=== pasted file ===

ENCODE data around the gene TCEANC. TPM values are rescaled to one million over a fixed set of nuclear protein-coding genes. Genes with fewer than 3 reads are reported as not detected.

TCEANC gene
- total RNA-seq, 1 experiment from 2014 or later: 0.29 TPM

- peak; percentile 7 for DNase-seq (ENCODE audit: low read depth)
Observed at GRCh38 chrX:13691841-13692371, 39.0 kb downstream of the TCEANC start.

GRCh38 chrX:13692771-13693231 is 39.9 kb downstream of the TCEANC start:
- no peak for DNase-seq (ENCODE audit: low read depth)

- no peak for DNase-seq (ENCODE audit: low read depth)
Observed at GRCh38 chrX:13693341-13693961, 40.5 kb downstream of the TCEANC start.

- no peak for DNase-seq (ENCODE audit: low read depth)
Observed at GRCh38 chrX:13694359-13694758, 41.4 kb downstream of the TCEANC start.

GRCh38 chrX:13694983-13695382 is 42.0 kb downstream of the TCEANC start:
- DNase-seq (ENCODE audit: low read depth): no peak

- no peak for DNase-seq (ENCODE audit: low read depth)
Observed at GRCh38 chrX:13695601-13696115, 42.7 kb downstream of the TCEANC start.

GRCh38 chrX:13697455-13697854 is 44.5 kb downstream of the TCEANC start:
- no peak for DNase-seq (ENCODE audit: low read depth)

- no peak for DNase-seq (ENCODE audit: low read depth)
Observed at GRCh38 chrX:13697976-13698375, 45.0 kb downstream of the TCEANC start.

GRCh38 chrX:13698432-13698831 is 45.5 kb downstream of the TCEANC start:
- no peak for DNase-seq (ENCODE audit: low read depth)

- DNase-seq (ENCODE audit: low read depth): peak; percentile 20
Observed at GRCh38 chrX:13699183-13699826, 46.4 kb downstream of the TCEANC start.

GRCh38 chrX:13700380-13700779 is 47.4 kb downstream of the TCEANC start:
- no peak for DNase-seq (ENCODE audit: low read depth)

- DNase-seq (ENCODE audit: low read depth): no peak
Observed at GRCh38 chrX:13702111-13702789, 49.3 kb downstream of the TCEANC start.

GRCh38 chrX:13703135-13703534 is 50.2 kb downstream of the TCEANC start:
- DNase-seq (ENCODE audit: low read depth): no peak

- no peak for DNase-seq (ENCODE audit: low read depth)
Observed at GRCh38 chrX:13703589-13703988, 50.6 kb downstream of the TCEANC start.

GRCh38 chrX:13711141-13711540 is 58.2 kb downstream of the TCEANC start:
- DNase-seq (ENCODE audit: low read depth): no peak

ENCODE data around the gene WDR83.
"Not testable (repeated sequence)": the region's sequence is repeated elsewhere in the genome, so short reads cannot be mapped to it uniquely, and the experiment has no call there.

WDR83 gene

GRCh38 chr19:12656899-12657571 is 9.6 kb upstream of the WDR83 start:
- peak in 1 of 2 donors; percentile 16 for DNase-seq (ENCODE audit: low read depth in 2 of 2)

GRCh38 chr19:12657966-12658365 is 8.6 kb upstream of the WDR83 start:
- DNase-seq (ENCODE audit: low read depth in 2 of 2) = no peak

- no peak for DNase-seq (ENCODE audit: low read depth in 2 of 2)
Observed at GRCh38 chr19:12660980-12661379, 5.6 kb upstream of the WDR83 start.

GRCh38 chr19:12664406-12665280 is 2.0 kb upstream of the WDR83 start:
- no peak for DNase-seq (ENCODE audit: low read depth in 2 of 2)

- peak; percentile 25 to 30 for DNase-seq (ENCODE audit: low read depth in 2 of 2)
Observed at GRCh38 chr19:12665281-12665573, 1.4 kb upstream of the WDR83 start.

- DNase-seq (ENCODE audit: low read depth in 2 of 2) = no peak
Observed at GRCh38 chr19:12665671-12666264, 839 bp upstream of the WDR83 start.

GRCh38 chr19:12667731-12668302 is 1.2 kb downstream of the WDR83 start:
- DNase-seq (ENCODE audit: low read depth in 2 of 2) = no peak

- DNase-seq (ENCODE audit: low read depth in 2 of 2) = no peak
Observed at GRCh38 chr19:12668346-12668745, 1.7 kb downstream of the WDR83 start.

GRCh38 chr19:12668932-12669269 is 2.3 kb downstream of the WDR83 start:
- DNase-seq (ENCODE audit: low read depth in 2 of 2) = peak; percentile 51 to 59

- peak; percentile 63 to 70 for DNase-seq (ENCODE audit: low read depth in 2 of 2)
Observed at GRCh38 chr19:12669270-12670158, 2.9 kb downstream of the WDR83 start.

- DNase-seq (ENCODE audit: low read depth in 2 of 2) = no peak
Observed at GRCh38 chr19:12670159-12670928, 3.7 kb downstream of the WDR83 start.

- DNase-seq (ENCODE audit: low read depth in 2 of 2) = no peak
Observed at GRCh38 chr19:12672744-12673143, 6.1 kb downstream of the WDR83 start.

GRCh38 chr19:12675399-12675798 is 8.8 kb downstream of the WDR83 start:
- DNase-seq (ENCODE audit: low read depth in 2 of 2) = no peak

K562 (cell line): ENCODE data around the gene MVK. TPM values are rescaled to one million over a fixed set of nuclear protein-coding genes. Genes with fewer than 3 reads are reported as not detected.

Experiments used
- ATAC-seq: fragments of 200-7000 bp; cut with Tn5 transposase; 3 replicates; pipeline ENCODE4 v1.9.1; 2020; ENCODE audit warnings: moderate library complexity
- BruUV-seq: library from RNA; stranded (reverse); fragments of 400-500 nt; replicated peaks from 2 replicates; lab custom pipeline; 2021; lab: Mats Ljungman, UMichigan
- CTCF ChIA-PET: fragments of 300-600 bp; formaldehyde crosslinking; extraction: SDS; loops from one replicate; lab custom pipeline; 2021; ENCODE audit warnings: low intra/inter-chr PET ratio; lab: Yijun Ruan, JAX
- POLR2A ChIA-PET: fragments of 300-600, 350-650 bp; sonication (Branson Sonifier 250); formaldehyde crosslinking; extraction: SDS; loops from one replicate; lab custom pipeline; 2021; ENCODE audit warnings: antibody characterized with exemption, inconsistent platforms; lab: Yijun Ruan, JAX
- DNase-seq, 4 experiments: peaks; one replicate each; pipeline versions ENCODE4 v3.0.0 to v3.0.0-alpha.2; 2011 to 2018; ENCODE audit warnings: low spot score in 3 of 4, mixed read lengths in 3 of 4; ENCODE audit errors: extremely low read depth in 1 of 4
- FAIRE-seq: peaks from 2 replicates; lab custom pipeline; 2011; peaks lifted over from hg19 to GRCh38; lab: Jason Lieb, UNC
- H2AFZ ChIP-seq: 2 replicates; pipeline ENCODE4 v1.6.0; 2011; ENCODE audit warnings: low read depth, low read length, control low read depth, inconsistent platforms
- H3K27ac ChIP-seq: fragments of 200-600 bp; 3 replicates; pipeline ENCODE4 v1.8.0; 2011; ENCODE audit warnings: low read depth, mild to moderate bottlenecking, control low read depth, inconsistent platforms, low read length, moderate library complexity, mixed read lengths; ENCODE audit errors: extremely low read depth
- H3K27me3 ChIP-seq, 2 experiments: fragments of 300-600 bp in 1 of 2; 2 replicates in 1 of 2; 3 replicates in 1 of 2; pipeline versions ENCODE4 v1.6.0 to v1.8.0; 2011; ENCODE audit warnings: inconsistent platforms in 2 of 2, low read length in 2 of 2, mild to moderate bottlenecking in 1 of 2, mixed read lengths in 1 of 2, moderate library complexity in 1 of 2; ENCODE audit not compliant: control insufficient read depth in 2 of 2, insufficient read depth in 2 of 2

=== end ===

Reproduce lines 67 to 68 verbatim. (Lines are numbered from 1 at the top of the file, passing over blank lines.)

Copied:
- CTCF ChIA-PET: fragments of 300-600 bp; formaldehyde crosslinking; extraction: SDS; loops from one replicate; lab custom pipeline; 2021; ENCODE audit warnings: low intra/inter-chr PET ratio; lab: Yijun Ruan, JAX
- POLR2A ChIA-PET: fragments of 300-600, 350-650 bp; sonication (Branson Sonifier 250); formaldehyde crosslinking; extraction: SDS; loops from one replicate; lab custom pipeline; 2021; ENCODE audit warnings: antibody characterized with exemption, inconsistent platforms; lab: Yijun Ruan, JAX